- The Washington Times - Monday, October 20, 2003

The American press might be taking pot shots at President Bush and his leadership in Iraq, but his stature as a world leader is at its highest point since well before the Iraq war. With three days left on his Asian tour, Mr. Bush has ventured into some of the most volatile spots on earth and come out without a scratch. This positive reception across the Pacific strengthens the president for his return to political battles in Washington.

Although routinely overshadowed by the Middle East, Afghanistan and Pakistan, Southeast Asia is one of the most dangerous sources of global terrorism. Al Qaeda networks operate schools and training camps and recruit heavily in Indonesia, the Philippines, Thailand and Malaysia, and are active in Singapore. The two most-deadly terrorist attacks since the September 11 strikes on Washington and New York were on Indonesian soil, and arrests of terror ringleaders occur regularly in these countries. Mr. Bush’s trip highlights the solid working relationships he has developed with key leaders in the war on terror.

During his brief stop Saturday in the Philippines, Mr. Bush successfully made the case for a united front against terror. (A planned opposition walkout during Mr. Bush’s address to the Philippine Congress fizzled.) A poll coming out today in the Philippine Star newspaper reveals that 53 percent of Filipinos trust the U.S. president, while only 21 percent do not. More to the point, while 86 percent mentioned that American troops had not found any weapons of mass destruction in Iraq, a full 68 percent of Filipinos said “the United States must not end its occupation of Iraq until a stable government is established there.” Those numbers would be good news anywhere, including here at home. But the fact that they come from a former U.S. colony often at odds with Washington policy shows the extent to which Asian opinion is behind U.S. leadership at the moment.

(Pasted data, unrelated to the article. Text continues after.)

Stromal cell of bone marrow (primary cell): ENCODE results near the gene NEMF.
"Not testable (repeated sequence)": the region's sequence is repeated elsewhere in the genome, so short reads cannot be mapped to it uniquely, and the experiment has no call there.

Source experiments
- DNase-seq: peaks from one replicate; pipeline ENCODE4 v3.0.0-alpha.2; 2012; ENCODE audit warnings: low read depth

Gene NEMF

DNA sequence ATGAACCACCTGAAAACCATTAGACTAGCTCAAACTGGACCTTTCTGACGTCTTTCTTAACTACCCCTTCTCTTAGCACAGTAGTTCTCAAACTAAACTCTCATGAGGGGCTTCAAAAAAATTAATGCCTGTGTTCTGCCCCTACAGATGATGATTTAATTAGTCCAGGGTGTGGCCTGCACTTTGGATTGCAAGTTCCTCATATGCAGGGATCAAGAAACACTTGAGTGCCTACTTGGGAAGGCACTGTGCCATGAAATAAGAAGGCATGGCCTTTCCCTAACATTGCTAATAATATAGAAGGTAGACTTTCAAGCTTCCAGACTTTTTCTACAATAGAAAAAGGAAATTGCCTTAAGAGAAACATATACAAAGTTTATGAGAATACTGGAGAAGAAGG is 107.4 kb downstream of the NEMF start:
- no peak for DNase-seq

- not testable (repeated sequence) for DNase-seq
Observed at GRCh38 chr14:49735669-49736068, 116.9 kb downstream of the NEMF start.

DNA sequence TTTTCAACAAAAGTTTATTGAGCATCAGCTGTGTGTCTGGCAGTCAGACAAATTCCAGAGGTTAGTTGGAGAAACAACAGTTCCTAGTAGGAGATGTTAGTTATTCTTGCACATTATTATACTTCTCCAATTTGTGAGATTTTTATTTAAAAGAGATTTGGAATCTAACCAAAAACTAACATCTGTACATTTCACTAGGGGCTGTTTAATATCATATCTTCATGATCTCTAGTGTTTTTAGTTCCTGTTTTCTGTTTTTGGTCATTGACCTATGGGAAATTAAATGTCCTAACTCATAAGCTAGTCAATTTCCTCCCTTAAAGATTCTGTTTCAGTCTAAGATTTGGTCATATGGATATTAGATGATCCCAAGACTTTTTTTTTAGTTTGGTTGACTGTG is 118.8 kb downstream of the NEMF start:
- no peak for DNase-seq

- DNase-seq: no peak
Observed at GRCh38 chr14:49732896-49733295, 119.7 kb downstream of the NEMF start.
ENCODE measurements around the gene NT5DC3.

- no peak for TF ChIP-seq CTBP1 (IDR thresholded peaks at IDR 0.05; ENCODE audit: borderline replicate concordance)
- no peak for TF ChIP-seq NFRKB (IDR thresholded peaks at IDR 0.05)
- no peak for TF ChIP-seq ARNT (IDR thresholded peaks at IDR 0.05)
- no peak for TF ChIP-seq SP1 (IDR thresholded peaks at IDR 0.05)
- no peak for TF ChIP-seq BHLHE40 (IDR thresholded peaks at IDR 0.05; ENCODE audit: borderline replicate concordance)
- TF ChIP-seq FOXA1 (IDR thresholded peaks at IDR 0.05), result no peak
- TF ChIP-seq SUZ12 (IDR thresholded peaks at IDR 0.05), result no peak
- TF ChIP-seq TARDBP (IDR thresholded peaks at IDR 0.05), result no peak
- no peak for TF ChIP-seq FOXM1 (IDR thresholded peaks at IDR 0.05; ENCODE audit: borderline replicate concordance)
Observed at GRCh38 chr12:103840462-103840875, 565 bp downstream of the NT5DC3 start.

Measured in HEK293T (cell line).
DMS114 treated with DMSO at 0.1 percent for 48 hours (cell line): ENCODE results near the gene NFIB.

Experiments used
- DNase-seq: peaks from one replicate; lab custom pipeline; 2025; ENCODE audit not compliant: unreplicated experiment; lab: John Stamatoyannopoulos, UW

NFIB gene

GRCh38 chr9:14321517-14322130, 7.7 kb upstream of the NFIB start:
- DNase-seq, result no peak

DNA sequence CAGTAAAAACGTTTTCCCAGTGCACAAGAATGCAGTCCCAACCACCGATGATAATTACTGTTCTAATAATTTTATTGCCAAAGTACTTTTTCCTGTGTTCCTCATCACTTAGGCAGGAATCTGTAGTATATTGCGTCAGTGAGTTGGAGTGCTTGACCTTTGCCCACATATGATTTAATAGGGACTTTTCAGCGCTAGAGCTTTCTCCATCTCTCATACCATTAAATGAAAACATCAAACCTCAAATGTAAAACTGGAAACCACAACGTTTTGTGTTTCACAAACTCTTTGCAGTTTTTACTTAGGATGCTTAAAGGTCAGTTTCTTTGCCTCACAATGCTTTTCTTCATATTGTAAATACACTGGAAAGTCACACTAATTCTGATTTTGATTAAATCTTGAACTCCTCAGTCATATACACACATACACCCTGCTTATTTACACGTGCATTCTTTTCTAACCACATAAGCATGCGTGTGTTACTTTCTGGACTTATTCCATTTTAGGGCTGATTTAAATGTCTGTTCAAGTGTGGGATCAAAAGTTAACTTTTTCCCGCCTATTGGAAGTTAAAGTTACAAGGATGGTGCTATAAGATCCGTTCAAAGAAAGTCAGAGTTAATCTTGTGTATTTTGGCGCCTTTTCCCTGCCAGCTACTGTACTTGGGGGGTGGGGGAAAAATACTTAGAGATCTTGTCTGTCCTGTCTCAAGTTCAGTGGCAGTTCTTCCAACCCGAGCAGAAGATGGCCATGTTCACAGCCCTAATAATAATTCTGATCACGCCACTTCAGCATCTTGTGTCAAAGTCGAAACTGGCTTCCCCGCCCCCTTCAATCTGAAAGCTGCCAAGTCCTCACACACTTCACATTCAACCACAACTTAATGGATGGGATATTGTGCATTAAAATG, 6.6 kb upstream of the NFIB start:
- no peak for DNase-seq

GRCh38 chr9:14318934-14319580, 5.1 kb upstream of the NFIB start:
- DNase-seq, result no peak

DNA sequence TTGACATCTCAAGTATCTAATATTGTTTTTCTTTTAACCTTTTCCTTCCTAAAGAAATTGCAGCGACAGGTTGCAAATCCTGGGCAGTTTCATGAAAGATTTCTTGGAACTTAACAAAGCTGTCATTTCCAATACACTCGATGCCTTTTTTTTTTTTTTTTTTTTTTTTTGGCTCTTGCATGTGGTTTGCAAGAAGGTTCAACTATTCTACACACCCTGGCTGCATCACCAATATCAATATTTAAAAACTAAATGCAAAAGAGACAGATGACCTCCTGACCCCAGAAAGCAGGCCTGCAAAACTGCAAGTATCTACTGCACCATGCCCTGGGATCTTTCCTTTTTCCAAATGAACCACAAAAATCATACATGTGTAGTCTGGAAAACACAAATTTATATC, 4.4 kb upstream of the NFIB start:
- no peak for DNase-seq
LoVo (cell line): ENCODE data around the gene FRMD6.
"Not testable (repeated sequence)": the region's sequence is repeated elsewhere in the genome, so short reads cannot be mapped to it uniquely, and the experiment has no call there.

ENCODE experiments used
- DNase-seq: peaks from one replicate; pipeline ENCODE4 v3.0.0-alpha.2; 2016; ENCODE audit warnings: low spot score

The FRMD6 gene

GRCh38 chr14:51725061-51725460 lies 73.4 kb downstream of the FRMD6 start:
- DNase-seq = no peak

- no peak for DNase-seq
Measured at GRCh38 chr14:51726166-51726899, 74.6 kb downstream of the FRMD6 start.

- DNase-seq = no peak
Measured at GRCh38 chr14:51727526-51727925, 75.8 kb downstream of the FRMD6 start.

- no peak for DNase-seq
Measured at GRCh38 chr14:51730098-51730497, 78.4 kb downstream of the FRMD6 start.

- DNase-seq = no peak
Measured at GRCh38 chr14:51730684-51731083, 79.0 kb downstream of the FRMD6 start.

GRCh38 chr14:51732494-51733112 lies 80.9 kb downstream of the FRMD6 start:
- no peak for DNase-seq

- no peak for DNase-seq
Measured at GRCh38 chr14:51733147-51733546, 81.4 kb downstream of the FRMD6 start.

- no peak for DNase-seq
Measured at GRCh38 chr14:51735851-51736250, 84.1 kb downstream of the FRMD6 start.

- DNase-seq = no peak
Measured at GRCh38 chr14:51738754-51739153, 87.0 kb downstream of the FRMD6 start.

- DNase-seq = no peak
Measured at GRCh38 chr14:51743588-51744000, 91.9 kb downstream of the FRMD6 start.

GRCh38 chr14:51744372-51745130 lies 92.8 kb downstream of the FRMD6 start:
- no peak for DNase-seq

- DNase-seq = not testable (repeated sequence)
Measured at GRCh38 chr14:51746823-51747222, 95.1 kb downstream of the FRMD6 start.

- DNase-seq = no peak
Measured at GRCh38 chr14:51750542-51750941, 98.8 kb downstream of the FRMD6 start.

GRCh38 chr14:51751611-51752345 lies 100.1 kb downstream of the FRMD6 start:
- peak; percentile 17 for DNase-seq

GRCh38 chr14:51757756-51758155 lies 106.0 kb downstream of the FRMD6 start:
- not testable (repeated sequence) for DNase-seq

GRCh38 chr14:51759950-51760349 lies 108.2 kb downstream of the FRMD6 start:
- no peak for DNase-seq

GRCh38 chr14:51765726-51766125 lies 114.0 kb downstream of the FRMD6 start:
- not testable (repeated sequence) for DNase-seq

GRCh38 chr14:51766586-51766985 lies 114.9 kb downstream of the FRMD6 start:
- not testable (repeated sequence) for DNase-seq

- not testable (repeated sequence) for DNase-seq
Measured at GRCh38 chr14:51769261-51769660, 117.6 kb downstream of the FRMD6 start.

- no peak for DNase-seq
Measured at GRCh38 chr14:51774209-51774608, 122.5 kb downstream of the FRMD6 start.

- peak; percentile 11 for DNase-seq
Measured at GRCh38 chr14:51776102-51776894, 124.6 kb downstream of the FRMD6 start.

The rest of the tour has been equally successful so far. It was a major coup for the White House to get terror on the agenda for the Asia Pacific Economic Cooperation summit in Bangkok. This move was resisted last year, a turnaround that hints to the growing admission of the danger posed to the region by Islamic radicalism. Jihad is no longer seen as America’s problem alone. Also in Bangkok, Mr. Bush announced on Sunday that Thailand was being designated a major non-NATO ally, the highest status a non-NATO country can receive and only the second nation in South Asia to be so recognized.

The F-15 fighters that flied along Air Force One’s wings on entry into Manila underscored the personal danger this trip posed to the president. On the previous day, Mr. Bush’s first in the region, Prime Minister Junichiro Koizumi announced that Japan would deploy military transport planes and non-combat troops to Iraq and contribute $1.5 billion to the reconstruction effort. (Tokyo is expected to announce $5 billion more in assistance this week.) It was a fitting beginning to a tour that has strengthened America’s ties with its allies in Asia.

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